These promises, confirmed as they were by irrevocable Divine Covenant (see especially Gen. 15 and Jer. 33:15-26), must be brought to a literal fulfillment; a fulfillment which includes a physical land, and a king on a literal throne in earthly Jerusalem. As far as Israel’s inheritance of these promises is concerned, any future restoration of Israel to their land will not be apart from the new birth (Ezek. 36:21-28; Rom.11:5, 25-29). But the Divine favor for this “remnant” of ethnic Israel is based on God’s gracious unconditional promises to Abraham, Isaac and Jacob mediated through Christ via the New Covenant (Jer. 31:31-34).
It is because of the significance of these biblical Covenants that “Dispensationalism” is a rather unfortunate name. If it were not for the fact that it might cause some confusion with what is called “Covenant Theology” Dispensationalism would be more accurately identified as “Biblical Covenantalism.” Indeed, the pursuance of that idea and its ramifications has been a preoccupation of the present writer for several years.
This covenantal aspect of Dispensational theology can lend to it a powerful eschatological and teleological force, but this has not always been placed under the correct theological or hermeneutical controls. One example of this is the popular success of writers like Hal Lindsey and Tim LaHaye, authors who concentrate only upon a populist approach to eschatology and who do not do justice to the whole discipline which is (or at least could be) Dispensational systematic theology.
Sad to relate, but much of Dispensationalism over the past fifty years has been held captive to this type of non-technical eschatological treatment. This has meant that serious development of Dispensational theology at the levels of exegesis, theological method, and philosophical explication has suffered greatly. Perhaps the most detrimental outcome of all this in terms of the thinking of many Dispensationalists has been the lack of exploration of the worldview implications of a full-orbed Dispensational systematic theology.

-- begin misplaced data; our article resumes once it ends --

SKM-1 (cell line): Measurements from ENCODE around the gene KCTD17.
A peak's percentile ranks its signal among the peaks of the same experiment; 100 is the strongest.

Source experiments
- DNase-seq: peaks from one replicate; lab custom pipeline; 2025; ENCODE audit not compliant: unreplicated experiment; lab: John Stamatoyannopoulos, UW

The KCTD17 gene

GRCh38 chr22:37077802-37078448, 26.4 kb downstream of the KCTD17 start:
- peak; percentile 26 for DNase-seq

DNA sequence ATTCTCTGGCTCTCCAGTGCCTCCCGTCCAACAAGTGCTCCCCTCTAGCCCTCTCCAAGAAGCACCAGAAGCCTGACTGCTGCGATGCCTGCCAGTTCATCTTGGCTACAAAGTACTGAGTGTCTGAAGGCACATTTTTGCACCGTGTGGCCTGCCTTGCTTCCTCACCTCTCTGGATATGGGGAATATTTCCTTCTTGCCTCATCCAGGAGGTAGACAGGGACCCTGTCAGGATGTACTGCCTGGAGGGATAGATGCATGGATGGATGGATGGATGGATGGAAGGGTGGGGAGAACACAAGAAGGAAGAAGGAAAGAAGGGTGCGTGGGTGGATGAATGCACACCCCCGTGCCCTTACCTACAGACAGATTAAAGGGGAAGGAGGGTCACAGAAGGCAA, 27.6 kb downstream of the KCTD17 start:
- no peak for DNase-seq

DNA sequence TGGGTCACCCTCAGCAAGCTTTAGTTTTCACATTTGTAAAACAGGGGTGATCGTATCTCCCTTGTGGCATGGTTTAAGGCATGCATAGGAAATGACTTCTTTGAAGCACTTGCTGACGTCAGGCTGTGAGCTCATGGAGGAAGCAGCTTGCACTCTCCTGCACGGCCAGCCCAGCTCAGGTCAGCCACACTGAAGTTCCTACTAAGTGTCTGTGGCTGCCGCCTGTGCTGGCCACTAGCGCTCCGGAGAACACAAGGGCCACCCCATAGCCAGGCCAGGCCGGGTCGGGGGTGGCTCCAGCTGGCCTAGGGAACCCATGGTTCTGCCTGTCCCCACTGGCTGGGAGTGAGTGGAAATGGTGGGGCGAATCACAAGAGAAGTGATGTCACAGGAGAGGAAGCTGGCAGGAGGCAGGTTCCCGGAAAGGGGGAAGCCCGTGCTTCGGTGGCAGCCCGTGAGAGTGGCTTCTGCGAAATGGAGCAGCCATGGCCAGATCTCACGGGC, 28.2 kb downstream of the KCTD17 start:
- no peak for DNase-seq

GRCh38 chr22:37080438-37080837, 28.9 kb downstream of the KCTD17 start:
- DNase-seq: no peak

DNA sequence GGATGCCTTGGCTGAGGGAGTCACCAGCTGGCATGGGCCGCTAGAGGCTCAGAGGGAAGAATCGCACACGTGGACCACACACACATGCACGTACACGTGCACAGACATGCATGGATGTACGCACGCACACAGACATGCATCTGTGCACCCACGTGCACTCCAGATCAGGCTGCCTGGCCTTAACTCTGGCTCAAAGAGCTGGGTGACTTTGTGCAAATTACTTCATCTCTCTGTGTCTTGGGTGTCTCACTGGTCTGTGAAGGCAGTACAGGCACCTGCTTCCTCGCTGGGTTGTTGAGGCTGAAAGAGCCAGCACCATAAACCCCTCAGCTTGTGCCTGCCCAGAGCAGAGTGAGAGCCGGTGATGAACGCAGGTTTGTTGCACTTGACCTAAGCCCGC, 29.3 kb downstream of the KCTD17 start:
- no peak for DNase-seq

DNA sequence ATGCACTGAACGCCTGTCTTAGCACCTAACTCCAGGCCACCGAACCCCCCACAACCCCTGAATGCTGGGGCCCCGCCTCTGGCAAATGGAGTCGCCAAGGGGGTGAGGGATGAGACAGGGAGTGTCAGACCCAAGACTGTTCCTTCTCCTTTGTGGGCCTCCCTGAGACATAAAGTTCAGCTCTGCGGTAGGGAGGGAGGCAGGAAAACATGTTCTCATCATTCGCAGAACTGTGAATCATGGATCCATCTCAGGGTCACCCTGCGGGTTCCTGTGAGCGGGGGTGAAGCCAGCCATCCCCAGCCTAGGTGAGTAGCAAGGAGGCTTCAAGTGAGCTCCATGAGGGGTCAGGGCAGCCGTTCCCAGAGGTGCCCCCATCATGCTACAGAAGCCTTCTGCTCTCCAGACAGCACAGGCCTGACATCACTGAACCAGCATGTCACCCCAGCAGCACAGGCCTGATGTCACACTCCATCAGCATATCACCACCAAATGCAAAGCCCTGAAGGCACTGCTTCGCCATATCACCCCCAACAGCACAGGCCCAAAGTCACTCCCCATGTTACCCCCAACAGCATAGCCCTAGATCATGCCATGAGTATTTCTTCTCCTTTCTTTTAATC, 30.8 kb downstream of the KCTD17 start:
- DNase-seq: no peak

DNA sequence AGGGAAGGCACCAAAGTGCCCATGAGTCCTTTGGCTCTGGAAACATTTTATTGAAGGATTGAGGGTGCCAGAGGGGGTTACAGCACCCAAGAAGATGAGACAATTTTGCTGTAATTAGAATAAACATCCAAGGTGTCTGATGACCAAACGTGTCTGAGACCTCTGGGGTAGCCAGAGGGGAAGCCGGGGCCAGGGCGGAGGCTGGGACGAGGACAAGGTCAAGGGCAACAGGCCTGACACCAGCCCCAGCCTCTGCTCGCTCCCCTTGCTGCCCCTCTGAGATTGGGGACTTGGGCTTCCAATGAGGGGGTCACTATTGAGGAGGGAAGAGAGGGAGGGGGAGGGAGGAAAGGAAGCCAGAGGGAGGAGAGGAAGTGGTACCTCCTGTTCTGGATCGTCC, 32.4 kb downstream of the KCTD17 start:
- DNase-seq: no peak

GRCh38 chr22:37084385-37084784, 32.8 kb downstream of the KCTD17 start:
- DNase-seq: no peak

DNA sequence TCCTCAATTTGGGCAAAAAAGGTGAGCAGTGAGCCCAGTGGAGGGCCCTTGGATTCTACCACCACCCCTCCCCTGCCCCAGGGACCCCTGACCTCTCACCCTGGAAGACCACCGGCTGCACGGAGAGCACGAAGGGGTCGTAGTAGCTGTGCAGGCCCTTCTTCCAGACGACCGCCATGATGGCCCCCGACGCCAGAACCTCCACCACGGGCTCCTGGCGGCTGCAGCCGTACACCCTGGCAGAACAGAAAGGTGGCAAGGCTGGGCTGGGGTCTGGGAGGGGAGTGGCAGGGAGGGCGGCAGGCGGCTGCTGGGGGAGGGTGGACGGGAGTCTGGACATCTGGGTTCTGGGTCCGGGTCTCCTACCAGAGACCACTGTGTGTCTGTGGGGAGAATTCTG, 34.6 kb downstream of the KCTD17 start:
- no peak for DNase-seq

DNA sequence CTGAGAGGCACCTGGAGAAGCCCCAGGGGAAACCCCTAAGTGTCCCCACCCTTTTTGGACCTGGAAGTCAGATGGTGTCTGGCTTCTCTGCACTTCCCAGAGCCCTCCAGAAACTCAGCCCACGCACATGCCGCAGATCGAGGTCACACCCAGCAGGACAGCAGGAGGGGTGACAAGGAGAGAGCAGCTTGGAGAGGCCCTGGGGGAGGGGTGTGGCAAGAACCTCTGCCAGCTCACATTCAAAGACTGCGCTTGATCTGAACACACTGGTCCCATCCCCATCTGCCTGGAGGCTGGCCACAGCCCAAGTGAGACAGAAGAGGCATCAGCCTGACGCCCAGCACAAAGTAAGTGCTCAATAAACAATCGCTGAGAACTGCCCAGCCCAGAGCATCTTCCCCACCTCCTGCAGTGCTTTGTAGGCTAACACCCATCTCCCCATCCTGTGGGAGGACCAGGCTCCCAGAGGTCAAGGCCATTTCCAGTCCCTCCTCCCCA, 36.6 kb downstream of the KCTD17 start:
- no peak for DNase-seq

For one reason or another traditional Dispensationalism has been abandoned by all but a relatively few Bible students. The wild success of the Left Behind novels is no sound indicator to the contrary. Two much better indicators which point decisively the other way are the degree of serious attention given to this point of view in most Biblical and Systematic theologies, which is nugatory; and the stunning lack of scholarly works in these areas by Dispensationalists themselves. As to the latter, I believe I could count on one hand the publications of traditional Dispensationalists of the past generation which even attempt to rival the surfeit of such work from covenant theologians. I say it as a friend; Dispensationalism may be likened to an old car pulled to the side of the road with serious transmission problems. And it has been there for a good long while looking like it needs hauling away.
I feel no need to prove this, as any perusal of the volumes of Biblical and Systematic Theology which have been rolling off the shelves for the past 25 years will show that their authors don’t consider Dispensationalism to be much more than a smudge on the edges of the theological map.
This being said, here are some thoughts on five sectors of truth where Dispensational Theology (DT) might be renewed.
In many ways, defining oneself by ‘dispensations’ is more restricting than defining oneself under the theological covenants of Covenant Theology (CT). The dispensations of Dispensationalism are in reality blinders which severely attenuate the exciting potential of plain reading of the Bible. They are non-essentials which have been borne aloft for so long that no one has bothered to look up to see how abject they actually are. What do the concepts “innocence”, “conscience”, “government”, “promise”, “law”, “church” (or “grace”), and “kingdom” have in common as theological ideas (other than their obvious adoption by dispensationalists)?
Why, for example, would “government” be a more emphasized stewardship than “conscience” after Noah? Wasn’t Israel’s theocracy far more of a government than anything found in Genesis 9? The time of Abraham is often called the Dispensation of Promise. But are not promises made to Adam and Eve and to Noah before Abraham? Moreover, as John Sailhamer has stated, ‘the OT itself does not have a word or expression for the NT idea of ‘promise.’2
Realizing that Sailhamer is referring to the promise-fulfillment motif, but this is certainly relevant to the ‘Dispensation of Promise’ which assumes such a motif. If Sailhamer has a point it would seem wise to replace the imprecise term “promise” with “covenant.” But once we do that we will be required to drop the theme of “dispensation” too, so as to give the Abrahamic covenant the developmental scope it clearly must have.